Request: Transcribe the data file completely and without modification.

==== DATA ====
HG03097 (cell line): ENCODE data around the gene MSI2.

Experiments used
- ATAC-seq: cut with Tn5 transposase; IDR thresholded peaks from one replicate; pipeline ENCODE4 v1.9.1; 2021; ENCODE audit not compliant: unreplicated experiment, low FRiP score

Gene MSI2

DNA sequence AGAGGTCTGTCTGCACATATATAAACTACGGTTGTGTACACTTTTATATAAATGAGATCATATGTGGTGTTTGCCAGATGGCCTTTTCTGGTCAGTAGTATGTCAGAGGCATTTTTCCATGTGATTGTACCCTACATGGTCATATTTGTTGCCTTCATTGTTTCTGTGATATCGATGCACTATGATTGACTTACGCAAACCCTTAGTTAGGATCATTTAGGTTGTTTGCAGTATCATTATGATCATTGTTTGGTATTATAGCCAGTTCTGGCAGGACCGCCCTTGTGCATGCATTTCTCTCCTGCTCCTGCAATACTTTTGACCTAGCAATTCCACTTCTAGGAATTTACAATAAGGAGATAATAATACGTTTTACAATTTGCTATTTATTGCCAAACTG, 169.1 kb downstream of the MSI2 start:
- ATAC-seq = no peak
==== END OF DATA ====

HG03097 (cell line): ENCODE data around the gene MSI2.

Experiments used
- ATAC-seq: cut with Tn5 transposase; IDR thresholded peaks from one replicate; pipeline ENCODE4 v1.9.1; 2021; ENCODE audit not compliant: unreplicated experiment, low FRiP score

Gene MSI2

DNA sequence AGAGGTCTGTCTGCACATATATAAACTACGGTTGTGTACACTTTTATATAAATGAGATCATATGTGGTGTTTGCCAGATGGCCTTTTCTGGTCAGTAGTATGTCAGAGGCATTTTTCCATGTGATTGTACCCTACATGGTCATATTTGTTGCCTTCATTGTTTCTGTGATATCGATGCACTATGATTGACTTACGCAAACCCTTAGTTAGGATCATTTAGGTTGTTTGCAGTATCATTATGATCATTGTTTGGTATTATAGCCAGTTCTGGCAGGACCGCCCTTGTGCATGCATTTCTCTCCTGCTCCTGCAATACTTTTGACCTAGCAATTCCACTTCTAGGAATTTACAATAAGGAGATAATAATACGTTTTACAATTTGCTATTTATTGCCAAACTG, 169.1 kb downstream of the MSI2 start:
- ATAC-seq = no peak